Fortnite is a game of survival, you get put on a big piece of land, and you have to find some weapons like an assault rifle, shoutgun, pistols, etc... then... Continue reading
Kid, 11 years old August 4, 2017

Great sandbox game

Not 13+. You could here language online, but the game by itself isn't bad. If you know what Garden Warfare is, this game has the same amount of violence. E... Continue reading

What's it about?

FORTNITE is currently one of the most popular video games in the world, but the majority of most players' attention isn't on the original strategy-focused, single-player campaign (also known as Save the World), but rather the stand-alone last-player-standing mode known as Battle Royale. Here, gamers take on up to 100 other players by themselves, with a partner, or as part of a four-player squad to see who can survive the longest against opponents on an ever-shrinking map. During matches, players will gather materials and build structures to defend themselves against incoming fire, using firearms, melee weapons, and explosives to defeat enemies. Players can also practice building structures, test their aim with the various guns in the game, and take on three other friends in Playground mode. The Save the World version of Fortnite looks very similar visually to Battle Royale but is always played solo, and players fight zombie-like monsters called Husks. Both versions of the game take place after "The Storm," an apocalyptic event in which 98 percent of the world's population simply vanished. But only Save the World has the Husks, and in that version, after stumbling onto and taking command of an abandoned high-tech shelter facility, it's up to you to take charge of a group of brave heroes as they fight back. Under your guidance, these heroes will gather precious resources, rescue survivors, and build a refuge from the lumbering armies of the undead. Along the way, you might just discover the source of The Storm and save all humanity in the process.

Is it any good?

The popularity of this sandbox shooter's multiplayer mode has eclipsed the single-player, strategy-focused story, but no matter which you play, it's fast-paced and will keep you coming back for more. Fortnite: Battle Royale became perhaps the most popular game in the world by early 2018; its cartoonish take on last-player-standing gameplay has struck a chord with both casual and hard-core players. The gameplay isn't bloody or gory, but it demands that gamers be willing to go through many play sessions to improve their strategy and get better at surviving on the ever-shrinking battlefield. Fortunately, newcomers have a chance to improve their skills via Playground mode, which lets players get comfortable with firing guns as well as test out their strategies for building structures. The Playground mode is limited to four players and has an hour time limit for play for each session to get players motivated to play Battle Royale, but it's also a good way for parents to observe what the fuss is all about in a safer, less hectic space. Yes, there are some moments when players will defeat others and celebrate their misfortune, but the overall tone of a match is typically light and friendly, which is one of the reasons people are so eager to play "just one more." It's also notable that while there's a heavy push for purchasing items and animations, they're not necessary to fully enjoy the multiplayer experience.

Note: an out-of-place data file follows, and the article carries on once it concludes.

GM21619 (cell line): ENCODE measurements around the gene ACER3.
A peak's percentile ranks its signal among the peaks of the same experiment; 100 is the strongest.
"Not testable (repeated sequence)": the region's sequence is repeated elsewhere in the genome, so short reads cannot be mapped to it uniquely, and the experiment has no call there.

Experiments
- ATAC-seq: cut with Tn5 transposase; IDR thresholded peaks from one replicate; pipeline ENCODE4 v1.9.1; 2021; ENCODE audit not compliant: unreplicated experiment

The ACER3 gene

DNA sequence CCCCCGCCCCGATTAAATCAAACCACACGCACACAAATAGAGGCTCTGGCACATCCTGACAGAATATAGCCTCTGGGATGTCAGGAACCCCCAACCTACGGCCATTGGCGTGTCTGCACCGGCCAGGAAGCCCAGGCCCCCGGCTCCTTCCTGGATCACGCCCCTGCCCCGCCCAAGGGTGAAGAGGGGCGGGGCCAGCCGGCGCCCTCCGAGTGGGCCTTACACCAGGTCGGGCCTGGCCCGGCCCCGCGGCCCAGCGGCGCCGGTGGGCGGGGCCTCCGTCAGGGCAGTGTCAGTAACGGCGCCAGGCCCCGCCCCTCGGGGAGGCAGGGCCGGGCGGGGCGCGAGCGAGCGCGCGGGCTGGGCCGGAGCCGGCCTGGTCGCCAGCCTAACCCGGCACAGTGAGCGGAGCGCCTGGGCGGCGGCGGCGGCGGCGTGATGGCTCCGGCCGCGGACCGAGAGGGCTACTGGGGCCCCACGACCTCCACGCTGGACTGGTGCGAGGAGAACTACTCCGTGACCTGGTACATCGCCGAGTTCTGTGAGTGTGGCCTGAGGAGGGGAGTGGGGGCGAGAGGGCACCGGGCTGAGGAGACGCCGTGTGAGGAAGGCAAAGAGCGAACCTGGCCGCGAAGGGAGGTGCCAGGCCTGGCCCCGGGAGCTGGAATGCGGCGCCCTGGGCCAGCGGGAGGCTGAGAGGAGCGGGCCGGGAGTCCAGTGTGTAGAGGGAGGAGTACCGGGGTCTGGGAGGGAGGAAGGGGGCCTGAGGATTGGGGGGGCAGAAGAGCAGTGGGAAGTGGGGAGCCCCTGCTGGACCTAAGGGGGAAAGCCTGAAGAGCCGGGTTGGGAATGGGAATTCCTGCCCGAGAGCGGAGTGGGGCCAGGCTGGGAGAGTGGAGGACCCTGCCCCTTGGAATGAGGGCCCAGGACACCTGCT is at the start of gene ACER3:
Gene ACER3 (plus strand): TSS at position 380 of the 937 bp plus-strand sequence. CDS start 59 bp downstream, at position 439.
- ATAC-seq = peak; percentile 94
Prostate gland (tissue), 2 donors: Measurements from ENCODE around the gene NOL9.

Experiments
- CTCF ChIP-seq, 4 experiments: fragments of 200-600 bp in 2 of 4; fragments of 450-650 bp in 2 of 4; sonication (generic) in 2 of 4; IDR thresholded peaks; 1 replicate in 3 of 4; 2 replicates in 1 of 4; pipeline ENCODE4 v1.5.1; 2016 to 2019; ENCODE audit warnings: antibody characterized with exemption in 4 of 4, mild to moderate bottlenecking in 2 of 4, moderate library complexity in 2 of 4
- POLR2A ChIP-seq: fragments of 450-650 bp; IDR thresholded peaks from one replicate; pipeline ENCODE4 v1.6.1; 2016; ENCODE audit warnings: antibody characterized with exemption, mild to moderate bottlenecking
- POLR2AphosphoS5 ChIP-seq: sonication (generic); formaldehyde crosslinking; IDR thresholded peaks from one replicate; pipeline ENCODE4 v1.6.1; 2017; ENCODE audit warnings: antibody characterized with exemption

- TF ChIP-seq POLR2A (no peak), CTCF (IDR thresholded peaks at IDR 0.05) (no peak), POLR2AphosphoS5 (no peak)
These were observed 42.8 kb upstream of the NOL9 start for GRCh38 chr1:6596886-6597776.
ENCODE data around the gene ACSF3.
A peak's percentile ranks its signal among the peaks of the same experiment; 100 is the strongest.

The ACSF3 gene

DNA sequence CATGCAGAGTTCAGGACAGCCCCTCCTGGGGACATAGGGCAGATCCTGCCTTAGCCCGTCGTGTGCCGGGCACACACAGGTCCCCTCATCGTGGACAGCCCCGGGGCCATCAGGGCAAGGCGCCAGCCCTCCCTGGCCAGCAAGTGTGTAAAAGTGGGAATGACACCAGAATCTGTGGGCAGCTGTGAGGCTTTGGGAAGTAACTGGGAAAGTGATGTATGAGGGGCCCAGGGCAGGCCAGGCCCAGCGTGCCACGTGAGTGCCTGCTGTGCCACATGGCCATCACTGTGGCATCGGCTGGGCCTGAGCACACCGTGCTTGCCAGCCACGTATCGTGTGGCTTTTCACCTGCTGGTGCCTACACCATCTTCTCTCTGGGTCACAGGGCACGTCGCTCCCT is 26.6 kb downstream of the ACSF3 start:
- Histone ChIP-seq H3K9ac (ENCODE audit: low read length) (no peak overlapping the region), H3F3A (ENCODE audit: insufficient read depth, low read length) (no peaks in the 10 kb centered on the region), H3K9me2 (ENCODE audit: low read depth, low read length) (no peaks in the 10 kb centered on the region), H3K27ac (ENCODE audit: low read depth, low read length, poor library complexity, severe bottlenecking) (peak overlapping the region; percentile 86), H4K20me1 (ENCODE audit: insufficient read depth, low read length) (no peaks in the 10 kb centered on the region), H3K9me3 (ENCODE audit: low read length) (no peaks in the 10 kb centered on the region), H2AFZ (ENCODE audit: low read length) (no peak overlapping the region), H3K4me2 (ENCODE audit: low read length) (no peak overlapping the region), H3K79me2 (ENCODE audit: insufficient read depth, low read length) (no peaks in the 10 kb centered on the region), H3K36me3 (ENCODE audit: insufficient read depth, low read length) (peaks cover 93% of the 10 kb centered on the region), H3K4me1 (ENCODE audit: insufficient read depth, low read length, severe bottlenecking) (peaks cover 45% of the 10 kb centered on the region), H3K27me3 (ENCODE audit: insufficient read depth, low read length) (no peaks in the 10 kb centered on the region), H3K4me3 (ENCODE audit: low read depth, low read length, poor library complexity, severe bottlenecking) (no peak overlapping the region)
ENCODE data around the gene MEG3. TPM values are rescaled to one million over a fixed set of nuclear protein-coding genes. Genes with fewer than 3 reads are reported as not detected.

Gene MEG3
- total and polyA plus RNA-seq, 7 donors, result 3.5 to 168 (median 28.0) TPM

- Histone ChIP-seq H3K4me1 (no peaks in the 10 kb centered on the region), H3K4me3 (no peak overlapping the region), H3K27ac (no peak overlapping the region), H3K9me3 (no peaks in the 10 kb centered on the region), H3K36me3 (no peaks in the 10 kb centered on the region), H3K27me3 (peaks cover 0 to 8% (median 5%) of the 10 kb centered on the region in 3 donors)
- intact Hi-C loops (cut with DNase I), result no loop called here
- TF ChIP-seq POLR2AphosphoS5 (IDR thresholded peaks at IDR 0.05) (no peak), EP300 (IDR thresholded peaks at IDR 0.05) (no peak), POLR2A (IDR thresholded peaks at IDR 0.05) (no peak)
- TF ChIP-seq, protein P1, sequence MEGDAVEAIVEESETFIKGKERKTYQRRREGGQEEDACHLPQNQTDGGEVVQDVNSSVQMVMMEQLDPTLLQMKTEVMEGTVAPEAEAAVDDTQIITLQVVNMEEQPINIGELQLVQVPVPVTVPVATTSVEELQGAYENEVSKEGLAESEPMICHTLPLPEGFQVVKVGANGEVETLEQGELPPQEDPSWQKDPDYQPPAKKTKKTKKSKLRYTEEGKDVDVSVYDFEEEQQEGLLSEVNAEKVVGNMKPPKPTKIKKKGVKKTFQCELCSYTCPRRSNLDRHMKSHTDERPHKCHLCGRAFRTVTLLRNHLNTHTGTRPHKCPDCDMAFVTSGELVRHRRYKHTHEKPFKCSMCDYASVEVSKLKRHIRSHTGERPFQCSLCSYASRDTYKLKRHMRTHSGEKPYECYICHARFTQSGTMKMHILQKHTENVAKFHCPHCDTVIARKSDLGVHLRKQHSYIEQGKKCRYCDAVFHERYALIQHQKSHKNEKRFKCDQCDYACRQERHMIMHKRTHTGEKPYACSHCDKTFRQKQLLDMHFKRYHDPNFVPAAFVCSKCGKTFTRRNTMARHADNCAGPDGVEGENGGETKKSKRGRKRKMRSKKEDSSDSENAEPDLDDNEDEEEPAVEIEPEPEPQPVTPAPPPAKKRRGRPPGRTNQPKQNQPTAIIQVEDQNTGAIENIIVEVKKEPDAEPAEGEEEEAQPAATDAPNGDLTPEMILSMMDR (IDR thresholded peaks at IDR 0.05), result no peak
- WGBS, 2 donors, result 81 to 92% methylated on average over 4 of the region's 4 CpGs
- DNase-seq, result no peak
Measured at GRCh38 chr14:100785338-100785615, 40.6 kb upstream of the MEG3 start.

As for the single-player Save the World campaign, running around the map, collecting resources, and building structures on the fly before whipping out an assault rifle to take out a group of zombies seems like it would be a complex process, but it actually feels like second nature. On top of that, the game's presentation strikes a perfect balance of fun and creepy, with a lighthearted humor that's as much fun to watch as it is to play. The only real problem comes during those moments between the action, when you have to deal with maintaining your characters, inventory, and so on. There's nothing about this part that feels intuitive, and the game does a poor job explaining it. Eventually, through trial and error, you can fumble your way around until you learn the ins and outs, but it's still a frustrating headache. Fortunately, that's just one snag, and it doesn't affect the core gameplay too much. Before long, you'll be back in the thick of things, building, shooting, and having a blast with friends, fighting The Storm and saving the world with a smile.

Talk to your kids about ...

  • Families can talk about violence in video games. Fortnite: Battle Royale focuses on eliminating players to be the last one standing, but does the violence have less impact because there's no blood or gore?

  • What are some good ways to prepare for disasters, and how important is it to have an emergency plan in place?

  • What are some positive ways to foster sportsmanship and teamwork in games? What are some ways to deal with toxic players in an online environment? Does Fortnite: Battle Royale's focus on combat limit the focus on teamwork within the game?

Game details